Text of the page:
Bruce Hall Sanders’ economic ideas are confused, but that doesn’t mean his criticisms are without merit. The bee in Bernie’s bonnet is not market economics per se, but crony capitalism…and the TBTF banks are Exhibit A in that regard. You mentioned wealth creation, but as a wise man once noted, aside from ATMs the big banks haven’t really done a lot in terms of adding value not grounded in rents. No industry has been fined and penalized for fraud as much as the TBTF banks, so something is clearly wrong with the economic model. You would be hard pressed to identify very many successes coming out of our major financial institutions. Sanders is wrong in believing that breaking up the banks is sufficient to fix our financial system; but that doesn’t mean breaking up the banks wouldn’t be a good start.

          Sanders’ problem is that he is too much of an ethical purist who, if I can borrow a Sartre term, cannot stand having “Dirty Hands.” I’m not particularly bothered by his confused and woefully inadequate understanding of economics. Hey, good economists are a dime-a-dozen and he can always find plenty of good economists who would be more than willing to work in his administration. Economic illiteracy is a correctable fault. What does bother me about Sanders is that he thinks good intentions beget good results, and bad or ethically compromised intentions beget bad or ethically compromised results. That’s an infantile view of politics, and it’s not the kind of thing that a team of good advisors can overcome. A President Sanders would probably be a disaster, but no more of a disaster than a President Trump or a President Cruz or a President Rubio. The Republican candidates are full of crackpot economic theories as well, but they are less morally restrained than Sanders. But a candidate Sanders is probably very helpful to the body politic because he acts as a “pike in a carp pond”; i.e., he keeps the carp active and moving. Hillary Clinton is a better candidate because of Bernie Sanders.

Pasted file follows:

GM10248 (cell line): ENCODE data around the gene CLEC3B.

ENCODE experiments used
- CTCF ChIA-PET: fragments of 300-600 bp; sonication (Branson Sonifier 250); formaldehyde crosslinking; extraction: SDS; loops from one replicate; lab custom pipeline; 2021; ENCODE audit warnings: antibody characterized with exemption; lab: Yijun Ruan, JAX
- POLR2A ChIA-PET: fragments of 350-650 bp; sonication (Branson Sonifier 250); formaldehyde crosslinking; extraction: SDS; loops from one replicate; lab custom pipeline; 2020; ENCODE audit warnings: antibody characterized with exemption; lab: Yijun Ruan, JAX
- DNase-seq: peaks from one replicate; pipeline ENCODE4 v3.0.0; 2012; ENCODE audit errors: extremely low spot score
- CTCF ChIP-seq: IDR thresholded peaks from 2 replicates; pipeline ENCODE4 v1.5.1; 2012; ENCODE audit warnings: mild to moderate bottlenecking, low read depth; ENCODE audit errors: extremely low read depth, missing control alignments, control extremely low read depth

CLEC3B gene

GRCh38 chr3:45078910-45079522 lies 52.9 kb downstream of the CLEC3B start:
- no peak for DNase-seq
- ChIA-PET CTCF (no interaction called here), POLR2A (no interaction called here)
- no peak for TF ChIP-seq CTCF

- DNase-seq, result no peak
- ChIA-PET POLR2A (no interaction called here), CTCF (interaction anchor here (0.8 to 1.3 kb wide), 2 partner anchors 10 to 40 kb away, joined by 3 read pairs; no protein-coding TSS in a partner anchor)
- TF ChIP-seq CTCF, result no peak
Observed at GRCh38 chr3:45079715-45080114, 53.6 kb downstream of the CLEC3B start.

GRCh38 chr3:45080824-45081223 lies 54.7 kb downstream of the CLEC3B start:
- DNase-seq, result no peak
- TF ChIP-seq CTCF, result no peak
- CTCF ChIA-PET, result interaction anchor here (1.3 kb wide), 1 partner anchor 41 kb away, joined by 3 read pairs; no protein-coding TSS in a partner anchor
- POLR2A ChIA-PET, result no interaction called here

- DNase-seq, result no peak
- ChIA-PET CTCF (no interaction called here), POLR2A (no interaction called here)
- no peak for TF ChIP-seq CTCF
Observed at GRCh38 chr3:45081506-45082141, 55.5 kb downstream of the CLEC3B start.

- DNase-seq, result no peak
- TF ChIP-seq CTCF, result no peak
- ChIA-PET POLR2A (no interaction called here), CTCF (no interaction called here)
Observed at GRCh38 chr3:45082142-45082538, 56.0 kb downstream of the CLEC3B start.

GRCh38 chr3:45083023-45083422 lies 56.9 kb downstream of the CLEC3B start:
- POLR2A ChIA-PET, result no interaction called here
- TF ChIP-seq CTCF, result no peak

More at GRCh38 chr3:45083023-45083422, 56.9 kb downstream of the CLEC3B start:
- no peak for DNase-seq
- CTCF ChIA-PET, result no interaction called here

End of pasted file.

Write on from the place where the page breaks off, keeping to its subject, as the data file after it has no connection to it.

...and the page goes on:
1. Bruce Hall

            2slug, If Sanders was explicitly railing against crony capitalism, he would be attacking the Clinton Foundation. Talk about personal wealth creation as a result of pandering to those trying to get their share of influence in government and their piece of the government spending pie.

          2. 2slugbaits

            Bruce Hall Actually, Bernie Sanders has criticized the Clinton Foundation. He’s been quite vocal about it:


            That said, as crony capitalism goes, the Clinton Foundation is pretty weak stuff. No Clinton has held elective office in 3 years, so it’s a little hard to see how they had any significant opportunity to trade legislation for dollars. I would worry more about Sen. Ted Cruz, whose wife actually gets a very large paycheck from Goldman Sachs.

    1. Mike Konczal

      Cantwell too – you have them listen for voting for and against Dodd-Frank, a paradox!

      1. Menzie Chinn Post author

        Mike Konczal: Thanks again! Yes, you are right. Now corrected; note this makes Landrieu, Tester, Wyden less “unique”, but keeps Senator Sanders in his singularly unique position alone.

  3. Mark

    My understanding, from reading Dean Baker and others, is that the Fed already had the authority to prop up the commercial paper market without TARP. WRT currency manipulation, I believe China is holding four times the amount of reserves that is normal for an economy of its size, which raises the value of other currencies against the yuan.